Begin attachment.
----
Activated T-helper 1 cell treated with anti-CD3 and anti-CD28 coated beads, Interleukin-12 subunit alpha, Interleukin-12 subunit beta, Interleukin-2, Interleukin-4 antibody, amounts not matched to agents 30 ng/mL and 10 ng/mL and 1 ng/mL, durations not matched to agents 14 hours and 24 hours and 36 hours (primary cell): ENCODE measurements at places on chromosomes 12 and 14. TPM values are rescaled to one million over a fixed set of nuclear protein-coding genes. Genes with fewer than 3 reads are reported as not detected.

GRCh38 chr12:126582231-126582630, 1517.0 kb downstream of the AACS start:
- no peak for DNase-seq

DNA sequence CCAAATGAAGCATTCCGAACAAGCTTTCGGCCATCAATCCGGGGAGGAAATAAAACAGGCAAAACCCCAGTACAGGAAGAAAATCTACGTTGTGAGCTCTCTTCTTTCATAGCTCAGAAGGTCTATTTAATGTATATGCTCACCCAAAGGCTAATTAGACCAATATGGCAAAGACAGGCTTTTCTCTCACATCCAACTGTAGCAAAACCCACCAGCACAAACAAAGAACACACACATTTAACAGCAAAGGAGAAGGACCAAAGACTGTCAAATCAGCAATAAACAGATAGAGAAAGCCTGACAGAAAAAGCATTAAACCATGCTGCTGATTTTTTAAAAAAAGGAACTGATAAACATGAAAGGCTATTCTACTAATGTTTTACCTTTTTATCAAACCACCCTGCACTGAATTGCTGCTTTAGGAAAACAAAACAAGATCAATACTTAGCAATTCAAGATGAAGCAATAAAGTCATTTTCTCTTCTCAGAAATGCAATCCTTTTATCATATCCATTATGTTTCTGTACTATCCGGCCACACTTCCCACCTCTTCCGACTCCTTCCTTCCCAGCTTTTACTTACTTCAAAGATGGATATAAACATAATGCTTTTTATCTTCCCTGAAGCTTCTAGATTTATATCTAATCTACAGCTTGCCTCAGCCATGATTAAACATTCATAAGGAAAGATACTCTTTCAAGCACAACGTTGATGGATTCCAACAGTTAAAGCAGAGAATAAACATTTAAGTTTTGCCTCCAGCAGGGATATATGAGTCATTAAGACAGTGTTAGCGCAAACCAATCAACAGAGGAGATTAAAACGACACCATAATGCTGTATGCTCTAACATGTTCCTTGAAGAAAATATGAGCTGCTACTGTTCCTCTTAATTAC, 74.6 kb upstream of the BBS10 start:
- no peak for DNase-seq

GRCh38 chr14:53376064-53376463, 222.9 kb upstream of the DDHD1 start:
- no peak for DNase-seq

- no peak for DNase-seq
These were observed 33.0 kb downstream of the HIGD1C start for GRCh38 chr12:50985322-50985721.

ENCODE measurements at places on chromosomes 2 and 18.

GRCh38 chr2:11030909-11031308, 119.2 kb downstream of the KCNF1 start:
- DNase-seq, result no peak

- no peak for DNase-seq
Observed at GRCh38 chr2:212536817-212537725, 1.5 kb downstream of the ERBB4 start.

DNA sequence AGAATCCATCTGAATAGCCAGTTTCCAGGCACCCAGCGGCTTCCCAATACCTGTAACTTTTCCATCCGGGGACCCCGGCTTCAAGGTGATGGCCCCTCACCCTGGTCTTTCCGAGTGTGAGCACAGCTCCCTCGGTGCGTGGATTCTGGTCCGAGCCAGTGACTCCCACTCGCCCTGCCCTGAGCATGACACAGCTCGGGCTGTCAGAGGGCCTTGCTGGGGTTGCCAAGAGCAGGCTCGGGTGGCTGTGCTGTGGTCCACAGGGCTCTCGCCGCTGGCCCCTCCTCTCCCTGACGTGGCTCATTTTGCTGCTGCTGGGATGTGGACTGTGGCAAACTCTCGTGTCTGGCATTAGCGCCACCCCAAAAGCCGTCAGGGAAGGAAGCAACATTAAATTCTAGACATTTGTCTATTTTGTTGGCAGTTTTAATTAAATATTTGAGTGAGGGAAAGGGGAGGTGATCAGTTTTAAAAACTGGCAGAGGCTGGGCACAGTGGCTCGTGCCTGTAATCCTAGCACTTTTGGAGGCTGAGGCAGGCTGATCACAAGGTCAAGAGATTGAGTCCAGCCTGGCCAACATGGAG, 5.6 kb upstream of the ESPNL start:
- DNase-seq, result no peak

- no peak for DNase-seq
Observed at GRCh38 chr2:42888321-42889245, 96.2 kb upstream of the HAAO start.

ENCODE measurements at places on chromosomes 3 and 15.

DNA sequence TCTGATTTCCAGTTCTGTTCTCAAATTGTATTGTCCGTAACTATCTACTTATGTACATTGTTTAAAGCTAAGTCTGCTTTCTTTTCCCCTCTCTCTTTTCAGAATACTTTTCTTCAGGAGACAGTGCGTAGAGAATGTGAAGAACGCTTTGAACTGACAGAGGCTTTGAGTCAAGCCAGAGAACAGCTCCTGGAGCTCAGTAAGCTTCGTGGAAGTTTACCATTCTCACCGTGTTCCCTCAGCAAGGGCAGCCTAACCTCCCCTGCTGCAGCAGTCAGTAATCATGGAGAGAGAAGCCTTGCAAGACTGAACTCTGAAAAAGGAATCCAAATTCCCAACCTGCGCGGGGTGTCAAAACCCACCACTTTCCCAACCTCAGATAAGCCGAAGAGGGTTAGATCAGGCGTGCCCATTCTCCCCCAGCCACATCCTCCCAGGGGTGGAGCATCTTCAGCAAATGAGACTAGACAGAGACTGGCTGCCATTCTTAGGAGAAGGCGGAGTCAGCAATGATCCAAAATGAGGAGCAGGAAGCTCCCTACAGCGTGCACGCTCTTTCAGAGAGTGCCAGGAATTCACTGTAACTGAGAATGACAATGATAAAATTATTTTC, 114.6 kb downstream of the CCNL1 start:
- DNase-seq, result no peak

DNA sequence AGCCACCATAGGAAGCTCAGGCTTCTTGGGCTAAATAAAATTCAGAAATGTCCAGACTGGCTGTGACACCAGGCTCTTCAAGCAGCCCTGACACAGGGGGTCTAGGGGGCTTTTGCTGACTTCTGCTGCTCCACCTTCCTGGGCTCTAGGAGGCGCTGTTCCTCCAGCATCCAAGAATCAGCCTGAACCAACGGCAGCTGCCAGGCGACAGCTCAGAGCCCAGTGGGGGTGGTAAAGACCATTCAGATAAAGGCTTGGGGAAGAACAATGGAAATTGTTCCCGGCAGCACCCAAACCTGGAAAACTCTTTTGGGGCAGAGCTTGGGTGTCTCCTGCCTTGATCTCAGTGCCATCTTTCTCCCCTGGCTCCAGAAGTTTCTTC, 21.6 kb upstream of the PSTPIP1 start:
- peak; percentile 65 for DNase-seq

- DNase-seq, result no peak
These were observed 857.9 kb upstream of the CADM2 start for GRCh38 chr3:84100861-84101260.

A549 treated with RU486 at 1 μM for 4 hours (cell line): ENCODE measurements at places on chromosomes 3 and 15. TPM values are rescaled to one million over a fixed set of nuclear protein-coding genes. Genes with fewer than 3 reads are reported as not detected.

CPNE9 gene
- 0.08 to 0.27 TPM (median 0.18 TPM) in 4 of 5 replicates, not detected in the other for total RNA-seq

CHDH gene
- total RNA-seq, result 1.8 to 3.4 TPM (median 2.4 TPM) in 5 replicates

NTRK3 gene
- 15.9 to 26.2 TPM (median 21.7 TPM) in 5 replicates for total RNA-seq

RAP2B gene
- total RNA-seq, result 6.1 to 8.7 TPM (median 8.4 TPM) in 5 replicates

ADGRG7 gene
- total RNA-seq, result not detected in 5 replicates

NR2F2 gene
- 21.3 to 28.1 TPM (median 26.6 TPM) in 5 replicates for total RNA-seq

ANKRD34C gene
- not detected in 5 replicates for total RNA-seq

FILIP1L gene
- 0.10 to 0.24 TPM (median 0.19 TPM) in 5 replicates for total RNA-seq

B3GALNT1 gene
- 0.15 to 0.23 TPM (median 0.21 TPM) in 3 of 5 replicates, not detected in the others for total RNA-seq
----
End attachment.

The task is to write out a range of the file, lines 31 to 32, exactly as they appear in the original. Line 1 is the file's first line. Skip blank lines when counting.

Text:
NTRK3 gene
- 15.9 to 26.2 TPM (median 21.7 TPM) in 5 replicates for total RNA-seq